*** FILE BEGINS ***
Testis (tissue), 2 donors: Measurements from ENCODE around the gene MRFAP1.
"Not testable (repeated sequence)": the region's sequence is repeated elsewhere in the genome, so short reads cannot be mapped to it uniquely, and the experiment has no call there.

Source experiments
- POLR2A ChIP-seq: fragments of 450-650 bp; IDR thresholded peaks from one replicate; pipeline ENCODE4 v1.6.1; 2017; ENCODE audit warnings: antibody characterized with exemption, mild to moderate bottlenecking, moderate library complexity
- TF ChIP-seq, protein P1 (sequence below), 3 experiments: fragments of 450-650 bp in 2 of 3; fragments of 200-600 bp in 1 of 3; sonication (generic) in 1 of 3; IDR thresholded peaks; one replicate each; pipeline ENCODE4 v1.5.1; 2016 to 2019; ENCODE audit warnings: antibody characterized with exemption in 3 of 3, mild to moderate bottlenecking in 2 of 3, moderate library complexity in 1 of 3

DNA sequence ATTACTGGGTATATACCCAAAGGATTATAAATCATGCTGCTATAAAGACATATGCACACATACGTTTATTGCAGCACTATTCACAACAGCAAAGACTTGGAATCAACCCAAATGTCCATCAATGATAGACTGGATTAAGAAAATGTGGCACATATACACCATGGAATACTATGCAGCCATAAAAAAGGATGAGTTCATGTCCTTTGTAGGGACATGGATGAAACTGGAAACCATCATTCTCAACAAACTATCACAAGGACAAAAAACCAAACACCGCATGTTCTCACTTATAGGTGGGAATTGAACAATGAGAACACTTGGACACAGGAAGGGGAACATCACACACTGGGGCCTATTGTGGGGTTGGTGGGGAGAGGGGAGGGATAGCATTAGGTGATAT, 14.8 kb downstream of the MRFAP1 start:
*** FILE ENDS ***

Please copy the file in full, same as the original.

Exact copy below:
Testis (tissue), 2 donors: Measurements from ENCODE around the gene MRFAP1.
"Not testable (repeated sequence)": the region's sequence is repeated elsewhere in the genome, so short reads cannot be mapped to it uniquely, and the experiment has no call there.

Source experiments
- POLR2A ChIP-seq: fragments of 450-650 bp; IDR thresholded peaks from one replicate; pipeline ENCODE4 v1.6.1; 2017; ENCODE audit warnings: antibody characterized with exemption, mild to moderate bottlenecking, moderate library complexity
- TF ChIP-seq, protein P1 (sequence below), 3 experiments: fragments of 450-650 bp in 2 of 3; fragments of 200-600 bp in 1 of 3; sonication (generic) in 1 of 3; IDR thresholded peaks; one replicate each; pipeline ENCODE4 v1.5.1; 2016 to 2019; ENCODE audit warnings: antibody characterized with exemption in 3 of 3, mild to moderate bottlenecking in 2 of 3, moderate library complexity in 1 of 3

DNA sequence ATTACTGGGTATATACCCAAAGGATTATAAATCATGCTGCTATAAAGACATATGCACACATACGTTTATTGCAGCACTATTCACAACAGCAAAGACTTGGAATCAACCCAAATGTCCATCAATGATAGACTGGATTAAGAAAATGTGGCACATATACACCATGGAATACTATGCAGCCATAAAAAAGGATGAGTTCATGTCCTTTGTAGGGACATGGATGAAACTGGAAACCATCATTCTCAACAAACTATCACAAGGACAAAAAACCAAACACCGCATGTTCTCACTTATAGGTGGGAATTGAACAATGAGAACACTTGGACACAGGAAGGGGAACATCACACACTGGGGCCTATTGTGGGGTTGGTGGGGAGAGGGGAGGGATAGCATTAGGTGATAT, 14.8 kb downstream of the MRFAP1 start: